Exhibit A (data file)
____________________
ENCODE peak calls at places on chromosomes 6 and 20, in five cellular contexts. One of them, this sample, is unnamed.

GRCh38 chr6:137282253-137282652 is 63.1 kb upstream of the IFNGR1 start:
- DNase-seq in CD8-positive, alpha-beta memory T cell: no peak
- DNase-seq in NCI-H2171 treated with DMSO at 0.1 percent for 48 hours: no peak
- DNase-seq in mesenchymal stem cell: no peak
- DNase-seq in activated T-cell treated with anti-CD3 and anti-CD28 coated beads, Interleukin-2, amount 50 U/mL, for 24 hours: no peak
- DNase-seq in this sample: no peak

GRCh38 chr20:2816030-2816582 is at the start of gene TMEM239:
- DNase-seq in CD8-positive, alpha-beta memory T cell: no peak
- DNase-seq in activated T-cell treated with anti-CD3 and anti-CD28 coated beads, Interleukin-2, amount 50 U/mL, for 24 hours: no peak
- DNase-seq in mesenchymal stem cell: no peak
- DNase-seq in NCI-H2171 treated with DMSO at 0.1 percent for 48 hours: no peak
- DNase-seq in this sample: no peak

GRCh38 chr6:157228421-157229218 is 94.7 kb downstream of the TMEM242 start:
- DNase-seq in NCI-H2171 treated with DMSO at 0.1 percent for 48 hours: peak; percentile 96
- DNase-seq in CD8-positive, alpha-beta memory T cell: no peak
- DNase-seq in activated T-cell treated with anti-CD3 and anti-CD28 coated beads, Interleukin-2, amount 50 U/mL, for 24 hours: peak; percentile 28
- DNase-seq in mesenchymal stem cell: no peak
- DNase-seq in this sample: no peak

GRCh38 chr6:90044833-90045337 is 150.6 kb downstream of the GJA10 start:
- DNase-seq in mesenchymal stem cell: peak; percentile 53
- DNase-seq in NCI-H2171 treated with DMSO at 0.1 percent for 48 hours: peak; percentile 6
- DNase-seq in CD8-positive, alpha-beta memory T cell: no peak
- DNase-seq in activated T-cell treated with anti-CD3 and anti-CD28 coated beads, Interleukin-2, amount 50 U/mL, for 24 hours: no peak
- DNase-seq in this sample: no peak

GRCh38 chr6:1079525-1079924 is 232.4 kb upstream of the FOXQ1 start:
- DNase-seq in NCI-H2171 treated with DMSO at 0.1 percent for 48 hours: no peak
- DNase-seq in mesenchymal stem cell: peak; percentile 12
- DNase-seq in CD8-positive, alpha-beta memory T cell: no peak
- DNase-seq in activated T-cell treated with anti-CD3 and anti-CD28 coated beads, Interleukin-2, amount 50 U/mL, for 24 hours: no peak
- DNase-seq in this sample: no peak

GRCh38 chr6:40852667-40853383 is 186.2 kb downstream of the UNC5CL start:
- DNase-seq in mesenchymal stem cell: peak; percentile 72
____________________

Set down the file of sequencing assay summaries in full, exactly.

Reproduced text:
ENCODE peak calls at places on chromosomes 6 and 20, in five cellular contexts. One of them, this sample, is unnamed.

GRCh38 chr6:137282253-137282652 is 63.1 kb upstream of the IFNGR1 start:
- DNase-seq in CD8-positive, alpha-beta memory T cell: no peak
- DNase-seq in NCI-H2171 treated with DMSO at 0.1 percent for 48 hours: no peak
- DNase-seq in mesenchymal stem cell: no peak
- DNase-seq in activated T-cell treated with anti-CD3 and anti-CD28 coated beads, Interleukin-2, amount 50 U/mL, for 24 hours: no peak
- DNase-seq in this sample: no peak

GRCh38 chr20:2816030-2816582 is at the start of gene TMEM239:
- DNase-seq in CD8-positive, alpha-beta memory T cell: no peak
- DNase-seq in activated T-cell treated with anti-CD3 and anti-CD28 coated beads, Interleukin-2, amount 50 U/mL, for 24 hours: no peak
- DNase-seq in mesenchymal stem cell: no peak
- DNase-seq in NCI-H2171 treated with DMSO at 0.1 percent for 48 hours: no peak
- DNase-seq in this sample: no peak

GRCh38 chr6:157228421-157229218 is 94.7 kb downstream of the TMEM242 start:
- DNase-seq in NCI-H2171 treated with DMSO at 0.1 percent for 48 hours: peak; percentile 96
- DNase-seq in CD8-positive, alpha-beta memory T cell: no peak
- DNase-seq in activated T-cell treated with anti-CD3 and anti-CD28 coated beads, Interleukin-2, amount 50 U/mL, for 24 hours: peak; percentile 28
- DNase-seq in mesenchymal stem cell: no peak
- DNase-seq in this sample: no peak

GRCh38 chr6:90044833-90045337 is 150.6 kb downstream of the GJA10 start:
- DNase-seq in mesenchymal stem cell: peak; percentile 53
- DNase-seq in NCI-H2171 treated with DMSO at 0.1 percent for 48 hours: peak; percentile 6
- DNase-seq in CD8-positive, alpha-beta memory T cell: no peak
- DNase-seq in activated T-cell treated with anti-CD3 and anti-CD28 coated beads, Interleukin-2, amount 50 U/mL, for 24 hours: no peak
- DNase-seq in this sample: no peak

GRCh38 chr6:1079525-1079924 is 232.4 kb upstream of the FOXQ1 start:
- DNase-seq in NCI-H2171 treated with DMSO at 0.1 percent for 48 hours: no peak
- DNase-seq in mesenchymal stem cell: peak; percentile 12
- DNase-seq in CD8-positive, alpha-beta memory T cell: no peak
- DNase-seq in activated T-cell treated with anti-CD3 and anti-CD28 coated beads, Interleukin-2, amount 50 U/mL, for 24 hours: no peak
- DNase-seq in this sample: no peak

GRCh38 chr6:40852667-40853383 is 186.2 kb downstream of the UNC5CL start:
- DNase-seq in mesenchymal stem cell: peak; percentile 72